Driven: The Films of
Nicolas Winding Refn
The Northwest Film Center's Nicolas Winding Refn series continues. This week: Valhalla Rising, Bronson, and Drive. For more info, see "Refn Rising" [Mercury, March 8] and nwfilm.org. Northwest Film Center's Whitsell Auditorium.
The Forgiveness of Blood
An Albanian drama from the director of Maria Full of Grace. Living Room Theaters.
See review this issue. Hollywood Theatre.
Friends with Kids
As a concept, Friends with Kids is the worst conceivable variation on "friends with benefits." It's sex one time and with all the consequences. Jason (Adam Scott) and Julie (Jennifer Westfeldt) are upper-middle-class thirtysomethings in New York who are the last in their social circle to marry and procreate. Convinced the chaos of childrearing sucks the romance out of relationships, the pair hit upon the idea of avoiding the difficulty of emotional entanglements by having a child together. This will leave them free to explore their options in the dating pool. Friends with Kids is funny and crass and, at times, more than a little schmaltzy. Yet, there's something refreshing about seeing grownups talk about grown-up things in real ways. As writer and director, Westfeldt finds both humor and emotion in this unconventional scenario. JAMIE S. RICH Century 16 Cedar Hills Crossing, City Center 12, Fox Tower 10.
The Girl with the Dragon Tattoo
Like most mysteries, The Girl with the Dragon Tattoo is less about story and more about the grinding mechanics of plot: exposition, process, exposition, process. Dragon Tattoo isn't just any mystery, though: Based on the first book in Stieg Larsson's wildly popular trilogy, this Dragon Tattoo is the latest from David Fincher, and arrives on the heels of his last awards-season effort, The Social Network. Those expecting anything on par with Fincher's best work—The Social Network, Zodiac, Fight Club—should probably lower their expectations closer to Benjamin Button levels. Fincher can be one of our best directors, but he's also one of the least reliable. With Dragon Tattoo, he's made a film that befits its airport paperback origins—if, you know, they showed movies with brutal rape scenes on airplanes. ERIK HENRIKSEN Academy Theater, Laurelhurst Theater.
When it comes to action movies, there's a thin, sinewy line between awesome and ridiculous, with the deciding factor often being the filmmaker's refusal to blink. The Grey, the latest contribution to the halls of gonad cinema from director Joe Carnahan, is a brawny, often majestic survivalist saga that can't quite work up the resolve to let its images drive the story. Although the primal force of its central conflict is something to behold—when it's cooking, it's the most compelling man vs. nature movie since William Friedkin's Sorcerer—it ultimately ends up feeling rather self-conscious about its own two-fisted bleakness. ANDREW WRIGHT Academy Theater, Avalon, Laurelhurst Theater.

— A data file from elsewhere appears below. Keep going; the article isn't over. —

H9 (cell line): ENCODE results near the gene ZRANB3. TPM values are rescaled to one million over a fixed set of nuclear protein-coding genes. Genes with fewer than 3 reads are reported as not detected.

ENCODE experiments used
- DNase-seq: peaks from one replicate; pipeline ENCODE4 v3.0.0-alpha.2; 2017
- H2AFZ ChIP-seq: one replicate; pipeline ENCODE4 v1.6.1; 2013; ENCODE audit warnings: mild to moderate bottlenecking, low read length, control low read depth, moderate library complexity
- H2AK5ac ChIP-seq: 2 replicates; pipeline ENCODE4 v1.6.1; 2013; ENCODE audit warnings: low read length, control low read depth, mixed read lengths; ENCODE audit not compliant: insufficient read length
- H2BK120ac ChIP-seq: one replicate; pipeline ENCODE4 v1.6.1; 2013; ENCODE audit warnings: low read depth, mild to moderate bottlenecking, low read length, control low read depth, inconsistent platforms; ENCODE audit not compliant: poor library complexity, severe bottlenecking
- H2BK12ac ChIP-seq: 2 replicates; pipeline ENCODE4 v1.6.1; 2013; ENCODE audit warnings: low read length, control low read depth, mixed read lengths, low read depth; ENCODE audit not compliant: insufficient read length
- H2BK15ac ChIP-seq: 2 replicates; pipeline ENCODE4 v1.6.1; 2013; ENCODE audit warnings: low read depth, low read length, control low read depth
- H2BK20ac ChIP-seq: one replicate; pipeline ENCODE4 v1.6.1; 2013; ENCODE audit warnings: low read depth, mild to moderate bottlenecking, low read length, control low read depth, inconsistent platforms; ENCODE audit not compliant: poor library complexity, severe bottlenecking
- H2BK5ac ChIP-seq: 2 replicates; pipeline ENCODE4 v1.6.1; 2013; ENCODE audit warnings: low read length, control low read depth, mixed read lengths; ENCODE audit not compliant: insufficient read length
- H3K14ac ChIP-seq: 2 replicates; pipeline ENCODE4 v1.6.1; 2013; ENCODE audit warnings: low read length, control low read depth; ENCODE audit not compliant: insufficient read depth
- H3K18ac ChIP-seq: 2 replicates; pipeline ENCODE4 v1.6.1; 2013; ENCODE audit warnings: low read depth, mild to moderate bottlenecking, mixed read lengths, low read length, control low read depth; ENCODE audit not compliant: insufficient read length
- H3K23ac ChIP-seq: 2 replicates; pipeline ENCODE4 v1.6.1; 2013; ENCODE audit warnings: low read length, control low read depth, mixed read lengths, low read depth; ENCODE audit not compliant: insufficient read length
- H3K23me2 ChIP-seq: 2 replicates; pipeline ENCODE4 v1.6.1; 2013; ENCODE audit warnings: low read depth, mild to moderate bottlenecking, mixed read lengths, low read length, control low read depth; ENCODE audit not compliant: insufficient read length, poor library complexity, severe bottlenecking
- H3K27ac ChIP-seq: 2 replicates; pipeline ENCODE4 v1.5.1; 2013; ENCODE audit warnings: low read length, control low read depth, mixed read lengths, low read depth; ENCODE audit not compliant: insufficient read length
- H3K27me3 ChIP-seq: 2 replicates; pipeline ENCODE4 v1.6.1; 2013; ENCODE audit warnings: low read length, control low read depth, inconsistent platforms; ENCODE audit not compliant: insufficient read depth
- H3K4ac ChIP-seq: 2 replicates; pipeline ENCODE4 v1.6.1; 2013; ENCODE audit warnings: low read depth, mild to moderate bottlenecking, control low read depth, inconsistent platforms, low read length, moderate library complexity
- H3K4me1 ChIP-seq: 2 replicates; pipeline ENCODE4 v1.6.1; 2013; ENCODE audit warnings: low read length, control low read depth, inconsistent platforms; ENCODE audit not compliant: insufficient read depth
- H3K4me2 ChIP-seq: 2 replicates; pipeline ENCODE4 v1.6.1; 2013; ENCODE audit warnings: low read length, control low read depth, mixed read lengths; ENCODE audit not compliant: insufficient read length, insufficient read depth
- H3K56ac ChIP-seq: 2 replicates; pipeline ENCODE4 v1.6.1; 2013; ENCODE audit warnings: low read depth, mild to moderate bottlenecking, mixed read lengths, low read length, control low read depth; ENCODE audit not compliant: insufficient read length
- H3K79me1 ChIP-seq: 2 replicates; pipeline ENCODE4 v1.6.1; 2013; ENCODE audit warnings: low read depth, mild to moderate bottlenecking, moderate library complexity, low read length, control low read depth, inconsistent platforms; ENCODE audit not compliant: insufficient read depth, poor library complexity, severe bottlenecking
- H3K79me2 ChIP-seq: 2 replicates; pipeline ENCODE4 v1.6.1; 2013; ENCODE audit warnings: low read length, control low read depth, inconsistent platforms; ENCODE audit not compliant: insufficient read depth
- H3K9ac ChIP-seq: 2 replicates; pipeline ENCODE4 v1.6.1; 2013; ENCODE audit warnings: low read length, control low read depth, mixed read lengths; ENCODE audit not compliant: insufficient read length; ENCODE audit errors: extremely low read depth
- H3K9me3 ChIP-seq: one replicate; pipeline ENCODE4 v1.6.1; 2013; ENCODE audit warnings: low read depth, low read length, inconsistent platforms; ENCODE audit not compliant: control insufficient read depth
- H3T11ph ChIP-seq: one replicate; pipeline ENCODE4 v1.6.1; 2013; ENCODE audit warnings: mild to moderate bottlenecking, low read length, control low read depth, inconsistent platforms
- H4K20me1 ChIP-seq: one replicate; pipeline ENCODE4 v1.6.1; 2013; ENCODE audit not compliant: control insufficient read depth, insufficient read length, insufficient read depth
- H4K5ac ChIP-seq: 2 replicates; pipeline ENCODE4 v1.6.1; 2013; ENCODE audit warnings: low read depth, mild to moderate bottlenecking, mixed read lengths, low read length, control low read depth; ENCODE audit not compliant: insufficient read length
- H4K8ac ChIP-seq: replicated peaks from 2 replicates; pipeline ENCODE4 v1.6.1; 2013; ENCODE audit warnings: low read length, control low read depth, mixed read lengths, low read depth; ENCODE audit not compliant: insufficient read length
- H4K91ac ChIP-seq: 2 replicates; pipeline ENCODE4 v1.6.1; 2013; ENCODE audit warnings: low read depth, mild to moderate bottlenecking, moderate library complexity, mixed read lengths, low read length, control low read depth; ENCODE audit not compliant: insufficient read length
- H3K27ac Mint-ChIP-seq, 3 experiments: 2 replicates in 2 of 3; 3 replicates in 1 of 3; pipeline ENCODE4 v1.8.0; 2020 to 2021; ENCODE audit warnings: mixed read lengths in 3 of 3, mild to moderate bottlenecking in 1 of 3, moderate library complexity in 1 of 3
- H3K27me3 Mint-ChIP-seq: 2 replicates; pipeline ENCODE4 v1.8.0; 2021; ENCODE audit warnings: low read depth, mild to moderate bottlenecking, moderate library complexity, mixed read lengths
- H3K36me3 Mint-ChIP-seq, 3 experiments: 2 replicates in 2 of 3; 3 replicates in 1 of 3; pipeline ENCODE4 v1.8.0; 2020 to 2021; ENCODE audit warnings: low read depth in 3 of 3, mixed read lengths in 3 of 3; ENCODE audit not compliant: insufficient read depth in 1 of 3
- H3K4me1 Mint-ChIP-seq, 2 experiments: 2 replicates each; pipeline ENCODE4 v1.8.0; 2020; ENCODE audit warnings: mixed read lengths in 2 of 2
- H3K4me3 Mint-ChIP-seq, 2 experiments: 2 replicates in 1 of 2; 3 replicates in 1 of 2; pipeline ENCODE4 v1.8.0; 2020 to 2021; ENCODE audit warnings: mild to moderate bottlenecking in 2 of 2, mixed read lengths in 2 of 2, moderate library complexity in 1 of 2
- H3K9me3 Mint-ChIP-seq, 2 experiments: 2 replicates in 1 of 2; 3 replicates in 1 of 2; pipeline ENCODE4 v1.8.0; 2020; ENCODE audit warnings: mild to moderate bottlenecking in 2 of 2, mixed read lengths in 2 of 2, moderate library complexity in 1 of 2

Much like Schindler's List and the Holocaust genre at large, Agnieszka Holland's Holocaust drama focuses on a specific story of heroism and survival. A little overly long in its drive to distinctively nuance itself, it's a bracing and powerful but hardly revelatory endeavor. MARJORIE SKINNER Fox Tower 10.
Jeff, Who Lives at Home
See review this issue. Century Clackamas Town Center, Fox Tower 10.
Rascally Confederate soldier John Carter (Taylor Kitsch) finds a magical cave and gets teleported to Mars. There, the planet's warring races—some of them are green, CG, and have four arms, while the rest of them look like they stepped out of 1980's Flash Gordon—zoom around in airships and squabble over a crappy planet that looks like Utah. It's not that there are too many moving parts in John Carter, it's that all of the parts are bland gibberish. ERIK HENRIKSEN Various Theaters.
The Manchurian Candidate
"It's a terrible thing to hate your mother. But I didn't always hate her. When I was a child, I only kind of disliked her." Cinema 21.
While J.J. Abrams' Mission: Impossible III stripped down the blockbuster/action/spy genre to its leanest, meanest, trickiest bits, director Brad Bird (The Incredibles, The Iron Giant) just wants to have fun with Ghost Protocol, and damn, does he ever: With a lighthearted tone and exceedingly well-executed mash-ups of preposterous action and witty physical comedy, Bird lines up a series of great moments from both his cast and his stunt team. The only things really lacking are (A) ghosts and (B) protocols. But whatever: There's a huge surplus of fun to make up for those deficits, and in a season defined by family and financial stress at home, and Oscar bait in theaters, fun's a pretty great thing to have. ERIK HENRIKSEN Avalon, Laurelhurst Theater, Milwaukie Cinemas.